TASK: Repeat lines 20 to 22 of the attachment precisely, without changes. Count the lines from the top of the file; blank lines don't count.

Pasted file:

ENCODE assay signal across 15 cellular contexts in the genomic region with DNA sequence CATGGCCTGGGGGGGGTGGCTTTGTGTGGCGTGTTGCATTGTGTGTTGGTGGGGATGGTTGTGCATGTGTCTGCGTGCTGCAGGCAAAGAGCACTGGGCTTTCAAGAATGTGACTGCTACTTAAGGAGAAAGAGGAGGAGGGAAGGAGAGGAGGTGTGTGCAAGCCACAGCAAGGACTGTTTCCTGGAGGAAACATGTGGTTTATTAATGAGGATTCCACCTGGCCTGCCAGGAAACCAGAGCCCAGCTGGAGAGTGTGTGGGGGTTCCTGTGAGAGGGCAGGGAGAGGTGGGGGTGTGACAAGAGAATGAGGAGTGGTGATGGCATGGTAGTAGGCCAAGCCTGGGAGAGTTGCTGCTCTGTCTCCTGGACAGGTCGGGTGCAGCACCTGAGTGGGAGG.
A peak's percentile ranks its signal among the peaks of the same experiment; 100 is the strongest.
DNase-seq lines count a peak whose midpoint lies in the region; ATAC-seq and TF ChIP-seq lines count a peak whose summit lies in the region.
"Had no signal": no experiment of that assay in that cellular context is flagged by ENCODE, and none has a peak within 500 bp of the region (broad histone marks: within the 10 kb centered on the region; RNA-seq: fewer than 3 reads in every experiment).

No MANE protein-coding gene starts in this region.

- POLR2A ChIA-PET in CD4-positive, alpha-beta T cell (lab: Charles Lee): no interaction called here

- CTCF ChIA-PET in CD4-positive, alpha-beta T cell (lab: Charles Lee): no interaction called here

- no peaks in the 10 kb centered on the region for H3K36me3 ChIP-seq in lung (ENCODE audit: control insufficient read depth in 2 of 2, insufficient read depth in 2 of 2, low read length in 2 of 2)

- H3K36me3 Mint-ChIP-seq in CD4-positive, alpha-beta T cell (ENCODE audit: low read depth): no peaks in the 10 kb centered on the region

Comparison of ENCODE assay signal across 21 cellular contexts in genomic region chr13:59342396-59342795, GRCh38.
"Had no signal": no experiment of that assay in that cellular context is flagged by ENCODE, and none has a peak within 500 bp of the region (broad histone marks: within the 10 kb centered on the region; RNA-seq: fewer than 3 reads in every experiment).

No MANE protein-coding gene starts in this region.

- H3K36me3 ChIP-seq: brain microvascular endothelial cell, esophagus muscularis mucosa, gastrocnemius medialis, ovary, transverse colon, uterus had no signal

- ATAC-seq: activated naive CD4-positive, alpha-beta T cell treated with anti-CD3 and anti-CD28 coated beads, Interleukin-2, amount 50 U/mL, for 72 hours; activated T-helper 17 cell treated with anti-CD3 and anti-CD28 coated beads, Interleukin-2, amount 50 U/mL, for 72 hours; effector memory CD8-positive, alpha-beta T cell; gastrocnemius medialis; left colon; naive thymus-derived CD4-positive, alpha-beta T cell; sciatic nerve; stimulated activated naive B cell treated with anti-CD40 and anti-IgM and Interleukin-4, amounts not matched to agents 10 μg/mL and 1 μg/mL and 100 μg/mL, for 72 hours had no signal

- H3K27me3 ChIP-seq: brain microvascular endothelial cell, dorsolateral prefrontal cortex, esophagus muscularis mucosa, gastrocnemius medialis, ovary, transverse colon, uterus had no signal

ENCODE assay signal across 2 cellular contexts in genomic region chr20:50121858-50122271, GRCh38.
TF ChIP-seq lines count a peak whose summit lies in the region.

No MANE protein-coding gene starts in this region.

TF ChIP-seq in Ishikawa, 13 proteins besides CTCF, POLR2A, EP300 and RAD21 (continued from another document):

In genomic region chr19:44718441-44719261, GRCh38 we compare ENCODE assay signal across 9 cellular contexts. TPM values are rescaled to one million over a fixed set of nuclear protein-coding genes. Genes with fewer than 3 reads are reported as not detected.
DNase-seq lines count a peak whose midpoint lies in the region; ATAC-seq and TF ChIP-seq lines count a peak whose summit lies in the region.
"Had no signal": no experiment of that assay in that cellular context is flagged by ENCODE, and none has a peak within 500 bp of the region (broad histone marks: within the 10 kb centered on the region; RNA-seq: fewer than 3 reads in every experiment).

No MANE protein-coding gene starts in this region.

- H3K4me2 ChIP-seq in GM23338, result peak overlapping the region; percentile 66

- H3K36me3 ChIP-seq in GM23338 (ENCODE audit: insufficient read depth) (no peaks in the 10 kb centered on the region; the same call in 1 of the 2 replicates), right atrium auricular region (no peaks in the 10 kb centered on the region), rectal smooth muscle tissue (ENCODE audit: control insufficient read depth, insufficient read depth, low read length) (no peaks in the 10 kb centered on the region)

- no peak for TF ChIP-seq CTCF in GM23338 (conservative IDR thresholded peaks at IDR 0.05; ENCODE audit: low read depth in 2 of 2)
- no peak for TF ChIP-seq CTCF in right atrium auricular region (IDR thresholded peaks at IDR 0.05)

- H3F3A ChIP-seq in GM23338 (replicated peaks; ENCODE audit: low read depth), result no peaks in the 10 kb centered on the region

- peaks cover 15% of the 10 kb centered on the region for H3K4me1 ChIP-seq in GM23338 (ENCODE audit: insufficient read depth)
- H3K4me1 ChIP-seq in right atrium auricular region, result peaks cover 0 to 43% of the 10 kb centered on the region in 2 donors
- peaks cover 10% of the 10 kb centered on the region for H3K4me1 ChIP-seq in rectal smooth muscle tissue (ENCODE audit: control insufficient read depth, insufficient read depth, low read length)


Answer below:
In genomic region chr19:44718441-44719261, GRCh38 we compare ENCODE assay signal across 9 cellular contexts. TPM values are rescaled to one million over a fixed set of nuclear protein-coding genes. Genes with fewer than 3 reads are reported as not detected.
DNase-seq lines count a peak whose midpoint lies in the region; ATAC-seq and TF ChIP-seq lines count a peak whose summit lies in the region.
"Had no signal": no experiment of that assay in that cellular context is flagged by ENCODE, and none has a peak within 500 bp of the region (broad histone marks: within the 10 kb centered on the region; RNA-seq: fewer than 3 reads in every experiment).